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By: Samantha Scott, APR
Grand Poobah / Owner
I’ll admit it. I’m a bit of a “consistency stickler.” It doesn’t matter if it’s in the tone of writing used on a website or in PMS colors, I can’t help but notice when something isn’t consistent. In our field, marketing communications, it’s important. All too often business owners, marketing folks and other people communicating on behalf of companies don’t maintain consistency in their branding or marketing. This week we’re going to address this – and why it’s important.
What is Branding?
According to the mighty Wikipedia, “A brand is a “Name, term, design, symbol, or any other feature that identifies one seller’s good or service as distinct from those of other sellers.”Branding began as a way to tell one person’s cattle from another by means of a hot iron stamp.” Simply, branding started as a means of differentiation. That’s what it’s meant to today, as well.
Importance of Brand Consistency – Face Time
Let’s start with the basics. A company’s brand is their image. It’s their face, so to speak. Just like we differentiate people by their appearance, voice, and other attributes, we (consumers, people in general) differentiate companies and products by their logo and/or packaging, colors, etc. As Michael Tasner points out, “It’s the image, words, feeling, etc associated with your company.”
Not only should the aesthetic of the company, the logo, company colors, etc. be pleasing to look at and easy to read, it should also accurately depict the company and its offerings. If your logo is in Cowboy font, but you’re a tech company, something’s not translating. Keep in mind, people could see your brand/logo without knowing anything about your company. They have to be able to look at it and understand what you’re all about. Are you traditional or edgy, a modern and tech-savvy Internet firm or a mom and pop lawn service? Make it clear from the start.
Another key component in marketing as it relates to brand consistency is avoiding the risk of brand confusion. Did you do a double take when you saw that image? That’s what consumers do when they look for a certain package or product and can’t find it or see something similar. The more consistent your branding can be the safer your market share is.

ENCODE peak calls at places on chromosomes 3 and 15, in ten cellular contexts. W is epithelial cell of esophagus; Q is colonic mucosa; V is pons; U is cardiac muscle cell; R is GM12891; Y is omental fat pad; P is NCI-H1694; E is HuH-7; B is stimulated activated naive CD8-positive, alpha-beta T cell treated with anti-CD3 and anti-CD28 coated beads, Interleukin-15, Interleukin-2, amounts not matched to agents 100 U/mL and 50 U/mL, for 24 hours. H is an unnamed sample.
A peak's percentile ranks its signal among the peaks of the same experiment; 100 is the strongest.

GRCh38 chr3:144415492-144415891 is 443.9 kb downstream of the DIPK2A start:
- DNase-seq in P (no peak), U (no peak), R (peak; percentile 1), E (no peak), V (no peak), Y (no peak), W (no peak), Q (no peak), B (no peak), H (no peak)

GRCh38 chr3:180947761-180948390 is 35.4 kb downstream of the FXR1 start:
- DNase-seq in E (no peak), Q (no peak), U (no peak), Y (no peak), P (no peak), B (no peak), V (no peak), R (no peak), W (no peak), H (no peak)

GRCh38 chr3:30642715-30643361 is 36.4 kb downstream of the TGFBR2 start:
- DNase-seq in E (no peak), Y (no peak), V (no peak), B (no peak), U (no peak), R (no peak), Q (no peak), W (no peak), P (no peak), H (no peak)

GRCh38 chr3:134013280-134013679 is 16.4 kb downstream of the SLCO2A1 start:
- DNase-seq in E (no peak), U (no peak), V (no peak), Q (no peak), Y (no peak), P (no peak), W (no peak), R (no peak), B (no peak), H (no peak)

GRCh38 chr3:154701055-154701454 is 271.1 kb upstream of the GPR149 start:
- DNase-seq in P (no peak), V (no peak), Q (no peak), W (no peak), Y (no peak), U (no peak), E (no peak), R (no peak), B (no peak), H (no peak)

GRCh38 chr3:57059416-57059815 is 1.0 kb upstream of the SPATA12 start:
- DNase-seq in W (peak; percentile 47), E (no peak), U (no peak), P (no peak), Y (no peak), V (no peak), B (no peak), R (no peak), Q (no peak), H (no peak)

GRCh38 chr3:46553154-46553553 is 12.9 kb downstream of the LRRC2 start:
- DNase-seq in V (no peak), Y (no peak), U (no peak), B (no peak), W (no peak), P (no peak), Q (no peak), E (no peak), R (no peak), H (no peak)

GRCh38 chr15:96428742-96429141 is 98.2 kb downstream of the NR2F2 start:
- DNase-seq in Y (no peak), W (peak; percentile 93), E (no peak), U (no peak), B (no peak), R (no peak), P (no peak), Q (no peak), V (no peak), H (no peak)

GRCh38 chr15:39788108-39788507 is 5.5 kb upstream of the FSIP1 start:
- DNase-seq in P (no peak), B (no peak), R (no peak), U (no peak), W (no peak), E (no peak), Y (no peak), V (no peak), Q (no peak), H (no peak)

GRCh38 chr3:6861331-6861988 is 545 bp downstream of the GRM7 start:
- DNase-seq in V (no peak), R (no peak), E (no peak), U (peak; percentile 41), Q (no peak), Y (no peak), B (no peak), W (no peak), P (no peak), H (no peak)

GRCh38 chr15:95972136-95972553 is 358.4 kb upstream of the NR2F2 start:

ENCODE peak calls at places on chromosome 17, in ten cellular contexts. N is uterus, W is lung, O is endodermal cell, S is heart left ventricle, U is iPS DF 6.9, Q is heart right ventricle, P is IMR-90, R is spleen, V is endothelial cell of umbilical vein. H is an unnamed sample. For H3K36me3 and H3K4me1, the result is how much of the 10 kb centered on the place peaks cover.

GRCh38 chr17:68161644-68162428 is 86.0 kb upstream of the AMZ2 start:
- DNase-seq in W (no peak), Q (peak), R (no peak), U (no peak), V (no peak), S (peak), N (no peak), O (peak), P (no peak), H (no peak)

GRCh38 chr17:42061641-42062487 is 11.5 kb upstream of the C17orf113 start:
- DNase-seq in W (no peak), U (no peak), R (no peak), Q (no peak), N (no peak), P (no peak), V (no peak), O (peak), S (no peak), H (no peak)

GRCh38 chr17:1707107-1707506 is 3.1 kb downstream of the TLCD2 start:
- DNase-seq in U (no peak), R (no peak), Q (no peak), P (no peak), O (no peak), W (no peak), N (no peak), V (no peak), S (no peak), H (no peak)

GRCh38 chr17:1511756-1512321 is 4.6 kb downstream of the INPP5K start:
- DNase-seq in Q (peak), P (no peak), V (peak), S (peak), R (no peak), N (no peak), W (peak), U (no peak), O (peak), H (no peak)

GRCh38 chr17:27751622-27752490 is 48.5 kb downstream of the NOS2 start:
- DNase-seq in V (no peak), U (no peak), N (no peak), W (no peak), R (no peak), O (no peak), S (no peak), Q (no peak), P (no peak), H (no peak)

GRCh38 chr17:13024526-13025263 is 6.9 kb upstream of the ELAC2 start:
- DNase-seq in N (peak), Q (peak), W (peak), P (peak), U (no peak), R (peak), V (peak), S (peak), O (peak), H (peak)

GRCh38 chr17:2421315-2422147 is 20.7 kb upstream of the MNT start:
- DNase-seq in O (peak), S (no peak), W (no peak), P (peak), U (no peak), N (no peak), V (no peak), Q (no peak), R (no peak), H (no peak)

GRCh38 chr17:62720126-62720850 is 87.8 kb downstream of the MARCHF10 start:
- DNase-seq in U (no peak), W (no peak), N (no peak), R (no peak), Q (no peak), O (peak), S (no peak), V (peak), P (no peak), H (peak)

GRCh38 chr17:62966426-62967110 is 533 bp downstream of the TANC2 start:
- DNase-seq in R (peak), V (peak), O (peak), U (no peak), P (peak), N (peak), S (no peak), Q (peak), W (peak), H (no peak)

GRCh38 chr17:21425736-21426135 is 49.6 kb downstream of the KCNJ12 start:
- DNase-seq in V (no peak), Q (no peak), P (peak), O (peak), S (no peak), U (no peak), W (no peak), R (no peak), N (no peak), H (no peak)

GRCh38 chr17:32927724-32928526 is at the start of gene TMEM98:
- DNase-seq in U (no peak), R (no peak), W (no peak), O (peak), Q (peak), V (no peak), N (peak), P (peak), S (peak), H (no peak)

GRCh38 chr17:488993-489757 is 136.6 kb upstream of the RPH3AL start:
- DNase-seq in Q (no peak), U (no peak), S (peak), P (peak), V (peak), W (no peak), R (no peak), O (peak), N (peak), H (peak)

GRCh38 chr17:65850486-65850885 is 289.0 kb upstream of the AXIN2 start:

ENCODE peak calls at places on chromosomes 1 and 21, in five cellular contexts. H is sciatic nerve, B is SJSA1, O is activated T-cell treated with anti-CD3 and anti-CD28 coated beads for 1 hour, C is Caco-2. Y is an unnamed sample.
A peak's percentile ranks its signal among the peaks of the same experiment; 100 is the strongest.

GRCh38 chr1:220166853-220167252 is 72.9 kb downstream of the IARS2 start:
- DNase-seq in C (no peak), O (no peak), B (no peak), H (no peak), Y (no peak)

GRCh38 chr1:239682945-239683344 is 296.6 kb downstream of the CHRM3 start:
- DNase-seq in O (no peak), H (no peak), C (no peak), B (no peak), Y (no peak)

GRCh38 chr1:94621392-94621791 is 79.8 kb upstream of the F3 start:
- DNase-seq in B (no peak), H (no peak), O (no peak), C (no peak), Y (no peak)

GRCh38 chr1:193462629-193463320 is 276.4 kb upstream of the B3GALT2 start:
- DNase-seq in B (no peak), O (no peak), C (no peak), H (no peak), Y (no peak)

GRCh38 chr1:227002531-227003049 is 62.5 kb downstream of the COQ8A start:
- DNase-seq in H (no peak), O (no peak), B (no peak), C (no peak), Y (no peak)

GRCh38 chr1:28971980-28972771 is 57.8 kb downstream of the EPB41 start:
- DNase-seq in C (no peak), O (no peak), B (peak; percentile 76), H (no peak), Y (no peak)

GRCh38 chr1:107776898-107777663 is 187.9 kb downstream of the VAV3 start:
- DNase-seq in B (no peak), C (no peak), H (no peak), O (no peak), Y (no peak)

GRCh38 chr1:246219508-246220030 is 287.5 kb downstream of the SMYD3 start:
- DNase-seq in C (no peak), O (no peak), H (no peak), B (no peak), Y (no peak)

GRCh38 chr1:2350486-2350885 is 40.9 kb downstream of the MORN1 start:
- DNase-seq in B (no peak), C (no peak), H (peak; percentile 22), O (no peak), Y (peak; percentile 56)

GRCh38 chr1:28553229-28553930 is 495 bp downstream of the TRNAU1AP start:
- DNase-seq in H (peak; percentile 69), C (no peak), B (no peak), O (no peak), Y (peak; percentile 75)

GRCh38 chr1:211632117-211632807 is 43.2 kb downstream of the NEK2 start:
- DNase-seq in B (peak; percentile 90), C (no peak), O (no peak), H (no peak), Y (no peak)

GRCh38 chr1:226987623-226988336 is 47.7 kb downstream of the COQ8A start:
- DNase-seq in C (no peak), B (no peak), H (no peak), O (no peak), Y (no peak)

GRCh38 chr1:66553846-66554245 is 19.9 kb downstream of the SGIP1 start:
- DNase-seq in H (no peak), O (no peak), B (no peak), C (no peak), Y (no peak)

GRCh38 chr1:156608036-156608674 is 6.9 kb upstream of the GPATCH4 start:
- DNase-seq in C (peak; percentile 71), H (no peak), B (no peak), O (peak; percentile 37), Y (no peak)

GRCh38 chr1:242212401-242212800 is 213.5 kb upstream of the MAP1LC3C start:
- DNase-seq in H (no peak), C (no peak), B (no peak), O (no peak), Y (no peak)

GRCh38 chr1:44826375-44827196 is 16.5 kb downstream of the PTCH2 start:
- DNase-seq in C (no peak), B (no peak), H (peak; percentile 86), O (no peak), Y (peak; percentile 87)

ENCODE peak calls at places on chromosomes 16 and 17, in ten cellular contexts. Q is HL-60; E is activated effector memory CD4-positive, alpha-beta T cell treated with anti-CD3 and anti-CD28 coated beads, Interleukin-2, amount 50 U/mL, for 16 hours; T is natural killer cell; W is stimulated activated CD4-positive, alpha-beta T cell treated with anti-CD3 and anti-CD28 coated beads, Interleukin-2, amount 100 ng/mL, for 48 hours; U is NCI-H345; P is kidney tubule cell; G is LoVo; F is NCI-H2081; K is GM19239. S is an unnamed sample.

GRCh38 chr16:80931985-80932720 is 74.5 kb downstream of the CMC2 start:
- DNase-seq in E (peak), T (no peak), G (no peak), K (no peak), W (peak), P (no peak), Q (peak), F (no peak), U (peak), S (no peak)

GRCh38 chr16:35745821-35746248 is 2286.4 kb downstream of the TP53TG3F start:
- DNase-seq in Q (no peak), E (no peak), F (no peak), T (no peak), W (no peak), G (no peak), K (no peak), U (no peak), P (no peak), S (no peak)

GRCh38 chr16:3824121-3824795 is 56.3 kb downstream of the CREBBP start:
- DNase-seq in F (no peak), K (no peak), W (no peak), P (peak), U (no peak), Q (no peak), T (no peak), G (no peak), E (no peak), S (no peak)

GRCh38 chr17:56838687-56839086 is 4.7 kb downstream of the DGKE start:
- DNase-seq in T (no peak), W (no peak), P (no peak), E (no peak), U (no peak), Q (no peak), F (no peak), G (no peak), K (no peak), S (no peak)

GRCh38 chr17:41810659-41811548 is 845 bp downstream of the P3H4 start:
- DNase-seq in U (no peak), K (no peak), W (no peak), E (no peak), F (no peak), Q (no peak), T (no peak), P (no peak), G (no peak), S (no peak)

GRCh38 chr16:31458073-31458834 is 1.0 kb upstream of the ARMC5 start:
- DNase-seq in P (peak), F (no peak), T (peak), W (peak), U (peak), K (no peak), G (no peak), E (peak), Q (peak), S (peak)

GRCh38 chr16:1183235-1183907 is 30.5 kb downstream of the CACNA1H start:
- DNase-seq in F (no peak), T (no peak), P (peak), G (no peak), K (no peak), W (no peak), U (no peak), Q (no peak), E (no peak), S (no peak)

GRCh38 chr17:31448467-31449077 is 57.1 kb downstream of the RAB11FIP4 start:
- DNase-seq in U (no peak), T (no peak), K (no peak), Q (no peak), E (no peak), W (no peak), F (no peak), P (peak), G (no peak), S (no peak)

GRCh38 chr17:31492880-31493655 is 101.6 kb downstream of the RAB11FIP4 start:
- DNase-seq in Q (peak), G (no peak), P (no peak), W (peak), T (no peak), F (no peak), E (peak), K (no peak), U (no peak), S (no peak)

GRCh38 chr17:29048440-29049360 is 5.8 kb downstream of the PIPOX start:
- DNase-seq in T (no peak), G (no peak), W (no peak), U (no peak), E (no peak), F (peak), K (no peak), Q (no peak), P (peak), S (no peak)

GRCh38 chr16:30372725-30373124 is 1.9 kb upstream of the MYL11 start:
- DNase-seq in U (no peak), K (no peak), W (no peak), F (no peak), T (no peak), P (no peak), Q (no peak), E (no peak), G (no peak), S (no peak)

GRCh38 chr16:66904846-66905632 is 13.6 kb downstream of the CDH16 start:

Put yourself in the shoes of the consumer. You are one after all! If you go to the store and look for a specific product, say laundry detergent, and can’t find the brand you usually buy, what do you do (after seeking help from an associate, etc.)? You might try another brand or wait to buy it elsewhere. Now, what if the product was there, but the packaging had changed and you just overlooked it? That company, the one you were loyal to previously, just lost a sale and perhaps a lifetime customer or future purchases.
Of Note: The average attention span in 2012 is just 8 seconds. That’s down from 12 seconds in 2000 and even shorter than that of a goldfish. This makes it all the more important for your brand to be visibly differentiable quickly. Source: Static Brain.
Different Departments or Products – Same Brand
So you say, branding and consistency are important, but what if I have a multifaceted company? How can our brand be consistent if we have different departments and/or products? Colors and a primary logo will be key.
Use Coca-Cola for example. They have a number of different product lines, but their brand is consistent throughout. They use the same primary logo, colors and packaging.
Have a Guide – Enter the Brand Book
We’ve discussed why it’s important to maintain brand consistency. You get it, so now how to do you ensure the rest of your team or co-workers will support this as well? Enter the brand book. A brand book is a critical resource for any business. Simply put, a brand book is a guide for anyone involved with the company. It outlines the brand logo, colors (PMS, so they’ll be EXACTLY the same), typefaces or fonts, acceptable layouts, email signatures and more.
BrandMaker News offers an excellent review of what a brand book is, what needs to be included and how to use it.